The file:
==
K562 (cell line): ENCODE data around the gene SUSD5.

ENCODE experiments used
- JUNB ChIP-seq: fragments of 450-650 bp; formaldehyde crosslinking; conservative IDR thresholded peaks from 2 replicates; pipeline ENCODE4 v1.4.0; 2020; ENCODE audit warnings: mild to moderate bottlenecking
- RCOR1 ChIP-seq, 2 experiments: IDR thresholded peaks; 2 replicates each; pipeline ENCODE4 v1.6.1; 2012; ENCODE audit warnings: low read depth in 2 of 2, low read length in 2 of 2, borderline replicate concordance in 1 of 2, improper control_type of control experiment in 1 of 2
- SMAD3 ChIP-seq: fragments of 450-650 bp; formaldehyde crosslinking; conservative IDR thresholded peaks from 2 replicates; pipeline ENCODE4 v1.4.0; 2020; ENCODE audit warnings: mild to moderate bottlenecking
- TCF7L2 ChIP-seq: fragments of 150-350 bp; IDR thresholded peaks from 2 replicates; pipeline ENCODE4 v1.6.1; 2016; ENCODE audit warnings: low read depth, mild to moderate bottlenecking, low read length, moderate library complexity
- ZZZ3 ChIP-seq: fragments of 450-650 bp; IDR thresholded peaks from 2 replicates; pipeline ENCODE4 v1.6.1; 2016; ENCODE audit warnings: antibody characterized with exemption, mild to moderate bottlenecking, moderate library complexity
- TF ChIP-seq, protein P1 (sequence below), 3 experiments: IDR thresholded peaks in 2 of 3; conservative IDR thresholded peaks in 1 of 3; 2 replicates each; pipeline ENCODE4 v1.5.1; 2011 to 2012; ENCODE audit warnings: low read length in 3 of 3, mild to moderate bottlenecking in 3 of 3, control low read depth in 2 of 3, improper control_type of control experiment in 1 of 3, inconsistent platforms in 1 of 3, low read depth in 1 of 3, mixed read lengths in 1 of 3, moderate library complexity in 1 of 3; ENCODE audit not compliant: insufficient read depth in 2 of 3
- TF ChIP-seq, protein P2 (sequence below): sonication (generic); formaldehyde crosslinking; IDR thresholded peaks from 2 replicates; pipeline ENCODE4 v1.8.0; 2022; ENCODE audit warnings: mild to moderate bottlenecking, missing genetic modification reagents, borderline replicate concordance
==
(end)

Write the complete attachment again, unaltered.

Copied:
K562 (cell line): ENCODE data around the gene SUSD5.

ENCODE experiments used
- JUNB ChIP-seq: fragments of 450-650 bp; formaldehyde crosslinking; conservative IDR thresholded peaks from 2 replicates; pipeline ENCODE4 v1.4.0; 2020; ENCODE audit warnings: mild to moderate bottlenecking
- RCOR1 ChIP-seq, 2 experiments: IDR thresholded peaks; 2 replicates each; pipeline ENCODE4 v1.6.1; 2012; ENCODE audit warnings: low read depth in 2 of 2, low read length in 2 of 2, borderline replicate concordance in 1 of 2, improper control_type of control experiment in 1 of 2
- SMAD3 ChIP-seq: fragments of 450-650 bp; formaldehyde crosslinking; conservative IDR thresholded peaks from 2 replicates; pipeline ENCODE4 v1.4.0; 2020; ENCODE audit warnings: mild to moderate bottlenecking
- TCF7L2 ChIP-seq: fragments of 150-350 bp; IDR thresholded peaks from 2 replicates; pipeline ENCODE4 v1.6.1; 2016; ENCODE audit warnings: low read depth, mild to moderate bottlenecking, low read length, moderate library complexity
- ZZZ3 ChIP-seq: fragments of 450-650 bp; IDR thresholded peaks from 2 replicates; pipeline ENCODE4 v1.6.1; 2016; ENCODE audit warnings: antibody characterized with exemption, mild to moderate bottlenecking, moderate library complexity
- TF ChIP-seq, protein P1 (sequence below), 3 experiments: IDR thresholded peaks in 2 of 3; conservative IDR thresholded peaks in 1 of 3; 2 replicates each; pipeline ENCODE4 v1.5.1; 2011 to 2012; ENCODE audit warnings: low read length in 3 of 3, mild to moderate bottlenecking in 3 of 3, control low read depth in 2 of 3, improper control_type of control experiment in 1 of 3, inconsistent platforms in 1 of 3, low read depth in 1 of 3, mixed read lengths in 1 of 3, moderate library complexity in 1 of 3; ENCODE audit not compliant: insufficient read depth in 2 of 3
- TF ChIP-seq, protein P2 (sequence below): sonication (generic); formaldehyde crosslinking; IDR thresholded peaks from 2 replicates; pipeline ENCODE4 v1.8.0; 2022; ENCODE audit warnings: mild to moderate bottlenecking, missing genetic modification reagents, borderline replicate concordance